“Yeah,” I finally muttered. I didn’t believe that. Ethel should have called by now. There was something going on. Something no one was fucking telling me.

We stood in silence. I watched as Steel paced over by the window I had stood at earlier. Momma sat in her seat with her head down and lips moving in silent prayer. Asher stood off in a corner talking to Dixie in a whisper. Her eyes were bloodshot from crying, but in front of us she tried to appear strong.

I took my phone out to check it one more time. Nothing. Not a text. Not a call. Nothing.

I bit back the curse I wanted to yell in frustration. I needed to know Scarlet was safe. I should have fucking calmed down and thought things through this morning. That note wasn’t enough. I’d been so damn worked up and terrified that I had ran. My one thought being I had to see him. I didn’t want to lose my brother and I sure didn’t want to lose him without seeing him one more time. To say the shit, I should have said to him when I had the chance.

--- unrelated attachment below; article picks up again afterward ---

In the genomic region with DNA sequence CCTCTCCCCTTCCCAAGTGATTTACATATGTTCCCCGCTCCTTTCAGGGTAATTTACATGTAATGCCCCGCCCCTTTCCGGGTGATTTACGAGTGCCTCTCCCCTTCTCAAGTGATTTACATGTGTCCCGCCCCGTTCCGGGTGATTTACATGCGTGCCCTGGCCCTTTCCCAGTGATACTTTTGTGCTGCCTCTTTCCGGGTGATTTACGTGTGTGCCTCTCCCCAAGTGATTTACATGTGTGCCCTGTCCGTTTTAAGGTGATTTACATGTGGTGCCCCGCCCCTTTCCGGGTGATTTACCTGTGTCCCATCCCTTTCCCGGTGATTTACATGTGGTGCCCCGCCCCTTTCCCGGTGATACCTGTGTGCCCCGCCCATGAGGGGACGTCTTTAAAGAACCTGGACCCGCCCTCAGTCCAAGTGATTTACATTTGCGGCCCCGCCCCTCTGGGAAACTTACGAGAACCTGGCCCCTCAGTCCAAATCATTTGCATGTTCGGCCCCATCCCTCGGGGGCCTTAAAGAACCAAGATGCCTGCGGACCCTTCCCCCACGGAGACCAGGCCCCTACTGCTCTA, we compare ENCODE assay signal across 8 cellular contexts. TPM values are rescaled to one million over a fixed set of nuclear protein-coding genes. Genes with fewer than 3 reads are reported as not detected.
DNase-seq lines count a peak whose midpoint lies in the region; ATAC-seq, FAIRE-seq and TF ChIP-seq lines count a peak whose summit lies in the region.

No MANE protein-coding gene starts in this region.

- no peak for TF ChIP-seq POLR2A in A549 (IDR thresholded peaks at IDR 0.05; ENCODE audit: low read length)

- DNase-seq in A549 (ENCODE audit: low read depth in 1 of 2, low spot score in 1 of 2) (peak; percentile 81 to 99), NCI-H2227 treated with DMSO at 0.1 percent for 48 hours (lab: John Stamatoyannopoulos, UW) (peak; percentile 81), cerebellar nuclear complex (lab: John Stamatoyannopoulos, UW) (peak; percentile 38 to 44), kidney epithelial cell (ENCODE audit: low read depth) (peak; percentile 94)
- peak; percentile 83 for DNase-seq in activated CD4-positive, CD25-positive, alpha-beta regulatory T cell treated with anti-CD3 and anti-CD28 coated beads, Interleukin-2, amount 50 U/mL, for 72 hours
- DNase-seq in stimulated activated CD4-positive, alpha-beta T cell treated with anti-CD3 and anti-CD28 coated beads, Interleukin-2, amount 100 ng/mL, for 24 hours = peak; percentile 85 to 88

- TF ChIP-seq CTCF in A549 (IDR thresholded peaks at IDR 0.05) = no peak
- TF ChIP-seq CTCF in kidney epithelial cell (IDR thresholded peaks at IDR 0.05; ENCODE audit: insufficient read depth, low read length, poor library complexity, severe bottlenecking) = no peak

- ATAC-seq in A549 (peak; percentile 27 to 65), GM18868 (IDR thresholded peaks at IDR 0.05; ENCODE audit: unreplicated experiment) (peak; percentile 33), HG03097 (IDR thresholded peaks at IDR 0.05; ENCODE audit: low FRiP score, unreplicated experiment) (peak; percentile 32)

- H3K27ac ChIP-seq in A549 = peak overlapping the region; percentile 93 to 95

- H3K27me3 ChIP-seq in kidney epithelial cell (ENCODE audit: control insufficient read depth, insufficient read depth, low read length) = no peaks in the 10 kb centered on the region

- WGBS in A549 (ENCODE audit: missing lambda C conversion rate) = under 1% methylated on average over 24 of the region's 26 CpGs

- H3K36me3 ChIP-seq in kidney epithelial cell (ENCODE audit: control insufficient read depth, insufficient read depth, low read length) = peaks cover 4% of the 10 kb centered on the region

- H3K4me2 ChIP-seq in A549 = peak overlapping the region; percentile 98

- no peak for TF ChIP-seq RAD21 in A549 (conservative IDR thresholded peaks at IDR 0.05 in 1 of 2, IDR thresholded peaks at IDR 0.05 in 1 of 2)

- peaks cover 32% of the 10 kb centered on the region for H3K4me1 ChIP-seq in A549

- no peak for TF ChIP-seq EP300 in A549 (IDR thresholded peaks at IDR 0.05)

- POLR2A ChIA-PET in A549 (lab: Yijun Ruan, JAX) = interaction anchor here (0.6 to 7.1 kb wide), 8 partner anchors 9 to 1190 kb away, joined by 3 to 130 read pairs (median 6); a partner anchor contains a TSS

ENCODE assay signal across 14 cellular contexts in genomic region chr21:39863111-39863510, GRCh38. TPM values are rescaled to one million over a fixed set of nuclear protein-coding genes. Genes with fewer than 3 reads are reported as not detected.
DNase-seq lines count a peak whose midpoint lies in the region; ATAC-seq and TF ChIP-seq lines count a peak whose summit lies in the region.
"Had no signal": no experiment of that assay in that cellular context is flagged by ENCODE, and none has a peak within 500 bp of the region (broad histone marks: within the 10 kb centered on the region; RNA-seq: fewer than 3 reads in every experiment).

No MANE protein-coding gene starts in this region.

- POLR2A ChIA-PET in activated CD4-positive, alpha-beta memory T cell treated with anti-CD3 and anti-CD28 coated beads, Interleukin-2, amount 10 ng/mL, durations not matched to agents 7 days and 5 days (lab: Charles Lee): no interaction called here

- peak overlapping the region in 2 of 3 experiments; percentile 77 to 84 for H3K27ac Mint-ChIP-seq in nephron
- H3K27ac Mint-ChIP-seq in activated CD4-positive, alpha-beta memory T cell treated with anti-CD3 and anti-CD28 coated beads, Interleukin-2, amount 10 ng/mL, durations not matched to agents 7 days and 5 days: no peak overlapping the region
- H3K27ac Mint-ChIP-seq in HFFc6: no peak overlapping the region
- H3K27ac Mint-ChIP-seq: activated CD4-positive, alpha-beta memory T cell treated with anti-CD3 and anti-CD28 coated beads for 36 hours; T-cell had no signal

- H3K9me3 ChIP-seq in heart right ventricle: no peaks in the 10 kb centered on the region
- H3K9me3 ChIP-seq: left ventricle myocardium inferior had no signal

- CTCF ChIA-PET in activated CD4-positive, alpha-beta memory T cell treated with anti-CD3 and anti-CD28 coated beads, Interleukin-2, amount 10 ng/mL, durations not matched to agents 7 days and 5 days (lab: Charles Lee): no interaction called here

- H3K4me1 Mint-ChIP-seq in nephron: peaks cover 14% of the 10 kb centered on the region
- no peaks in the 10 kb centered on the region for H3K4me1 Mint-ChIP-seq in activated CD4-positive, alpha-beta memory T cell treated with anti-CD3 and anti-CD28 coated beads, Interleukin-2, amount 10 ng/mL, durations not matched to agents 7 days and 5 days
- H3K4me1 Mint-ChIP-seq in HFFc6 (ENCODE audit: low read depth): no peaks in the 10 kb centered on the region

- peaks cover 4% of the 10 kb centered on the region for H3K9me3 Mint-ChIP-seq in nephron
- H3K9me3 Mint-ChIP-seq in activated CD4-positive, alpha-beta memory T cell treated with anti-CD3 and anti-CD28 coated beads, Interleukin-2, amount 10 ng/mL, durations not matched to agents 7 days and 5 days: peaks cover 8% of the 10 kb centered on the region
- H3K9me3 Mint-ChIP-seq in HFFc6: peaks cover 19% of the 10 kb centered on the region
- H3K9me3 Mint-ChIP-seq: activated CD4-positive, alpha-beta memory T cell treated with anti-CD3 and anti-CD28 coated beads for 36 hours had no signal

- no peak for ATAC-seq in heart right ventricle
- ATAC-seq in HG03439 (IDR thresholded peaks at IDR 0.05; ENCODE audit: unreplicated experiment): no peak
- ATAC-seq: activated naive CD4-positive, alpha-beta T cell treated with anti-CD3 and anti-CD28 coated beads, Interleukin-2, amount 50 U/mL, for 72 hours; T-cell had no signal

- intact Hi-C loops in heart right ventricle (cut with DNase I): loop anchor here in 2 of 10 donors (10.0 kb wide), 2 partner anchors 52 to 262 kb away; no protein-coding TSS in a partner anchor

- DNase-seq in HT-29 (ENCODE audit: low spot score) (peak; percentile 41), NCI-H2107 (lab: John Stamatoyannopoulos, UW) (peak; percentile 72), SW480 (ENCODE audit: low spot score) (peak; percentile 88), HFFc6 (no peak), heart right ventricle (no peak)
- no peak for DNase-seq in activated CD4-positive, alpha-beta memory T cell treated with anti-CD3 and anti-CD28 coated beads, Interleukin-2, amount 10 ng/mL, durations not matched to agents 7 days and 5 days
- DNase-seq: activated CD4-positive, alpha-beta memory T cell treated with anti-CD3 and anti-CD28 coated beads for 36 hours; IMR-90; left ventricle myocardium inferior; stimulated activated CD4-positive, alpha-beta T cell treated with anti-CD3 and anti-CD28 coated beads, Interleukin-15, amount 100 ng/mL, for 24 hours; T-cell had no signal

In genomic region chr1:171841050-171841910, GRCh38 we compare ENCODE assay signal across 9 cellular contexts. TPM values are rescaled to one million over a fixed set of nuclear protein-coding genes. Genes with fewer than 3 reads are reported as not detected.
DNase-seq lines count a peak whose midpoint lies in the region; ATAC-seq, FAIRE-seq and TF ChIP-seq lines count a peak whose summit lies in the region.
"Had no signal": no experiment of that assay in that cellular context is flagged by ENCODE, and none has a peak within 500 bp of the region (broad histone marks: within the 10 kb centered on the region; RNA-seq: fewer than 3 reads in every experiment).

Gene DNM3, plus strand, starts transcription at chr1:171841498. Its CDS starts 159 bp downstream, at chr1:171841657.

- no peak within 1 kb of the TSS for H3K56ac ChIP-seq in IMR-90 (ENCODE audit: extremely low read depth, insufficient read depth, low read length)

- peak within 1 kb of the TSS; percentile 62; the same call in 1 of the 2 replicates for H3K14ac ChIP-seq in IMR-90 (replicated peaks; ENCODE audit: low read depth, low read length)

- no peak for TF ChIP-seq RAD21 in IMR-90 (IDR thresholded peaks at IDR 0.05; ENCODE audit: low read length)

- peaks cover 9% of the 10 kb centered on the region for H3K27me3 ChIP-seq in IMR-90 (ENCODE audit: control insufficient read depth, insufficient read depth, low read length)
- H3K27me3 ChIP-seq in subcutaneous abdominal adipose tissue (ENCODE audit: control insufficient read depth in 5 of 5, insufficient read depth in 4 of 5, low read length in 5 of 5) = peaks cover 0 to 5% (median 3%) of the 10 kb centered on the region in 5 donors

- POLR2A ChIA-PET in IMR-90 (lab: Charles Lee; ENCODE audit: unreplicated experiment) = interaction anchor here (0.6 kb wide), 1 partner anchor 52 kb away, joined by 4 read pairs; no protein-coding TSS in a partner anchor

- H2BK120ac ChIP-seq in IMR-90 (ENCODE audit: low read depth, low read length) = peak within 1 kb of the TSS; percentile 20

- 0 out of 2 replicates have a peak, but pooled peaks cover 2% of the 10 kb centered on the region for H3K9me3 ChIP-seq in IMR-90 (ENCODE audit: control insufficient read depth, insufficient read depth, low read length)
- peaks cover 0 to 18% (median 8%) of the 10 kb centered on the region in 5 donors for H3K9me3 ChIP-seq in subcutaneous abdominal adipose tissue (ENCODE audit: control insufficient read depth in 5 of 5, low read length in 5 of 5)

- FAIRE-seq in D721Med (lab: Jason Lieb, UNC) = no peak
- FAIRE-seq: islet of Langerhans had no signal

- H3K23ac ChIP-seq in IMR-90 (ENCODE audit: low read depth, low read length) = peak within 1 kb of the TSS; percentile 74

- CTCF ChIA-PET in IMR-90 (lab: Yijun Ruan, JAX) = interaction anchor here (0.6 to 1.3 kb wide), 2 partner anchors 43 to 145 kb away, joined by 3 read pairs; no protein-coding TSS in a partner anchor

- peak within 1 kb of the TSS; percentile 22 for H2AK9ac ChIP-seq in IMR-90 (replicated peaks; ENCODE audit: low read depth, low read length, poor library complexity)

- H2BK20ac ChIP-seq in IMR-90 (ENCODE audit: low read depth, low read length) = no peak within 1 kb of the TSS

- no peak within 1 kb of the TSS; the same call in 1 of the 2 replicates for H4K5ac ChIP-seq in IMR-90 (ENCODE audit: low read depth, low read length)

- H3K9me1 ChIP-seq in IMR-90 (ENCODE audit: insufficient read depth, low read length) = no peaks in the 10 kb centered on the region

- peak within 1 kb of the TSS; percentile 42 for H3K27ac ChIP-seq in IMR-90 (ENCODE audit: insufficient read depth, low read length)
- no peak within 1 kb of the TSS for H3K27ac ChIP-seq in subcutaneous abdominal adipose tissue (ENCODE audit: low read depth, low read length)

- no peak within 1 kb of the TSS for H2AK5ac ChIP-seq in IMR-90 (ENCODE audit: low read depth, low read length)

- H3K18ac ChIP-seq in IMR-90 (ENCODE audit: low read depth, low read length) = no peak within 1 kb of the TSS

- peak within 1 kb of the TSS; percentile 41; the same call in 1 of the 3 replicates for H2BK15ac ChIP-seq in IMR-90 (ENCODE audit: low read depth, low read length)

The doctor walked into the waiting room as I fought to control my train wreck of emotions and nothing else mattered at the moment. We all stilled. No one spoke. Afraid to say anything, we waited. Prayed. Stopped breathing. Anything to save Dallas. The next words spoken we knew would be the most powerful we had heard since our father was killed.

“He came through,” the doctor said. But that wasn’t enough. We all remained in our spots. Waiting for more. Did that mean he was going to live? Did that mean he was still in critical condition? We needed more details.

“Dallas has suffered a fractured skull. It’s not the worst I’ve seen but it’s not anything to brush off either. He is in a medically-induced coma and will be for a few hours up to a couple of days. The brain is adjusting. Healing. He won’t, however, stay like this.”

Tags: Abbi Glines South of the Mason Dixon Romance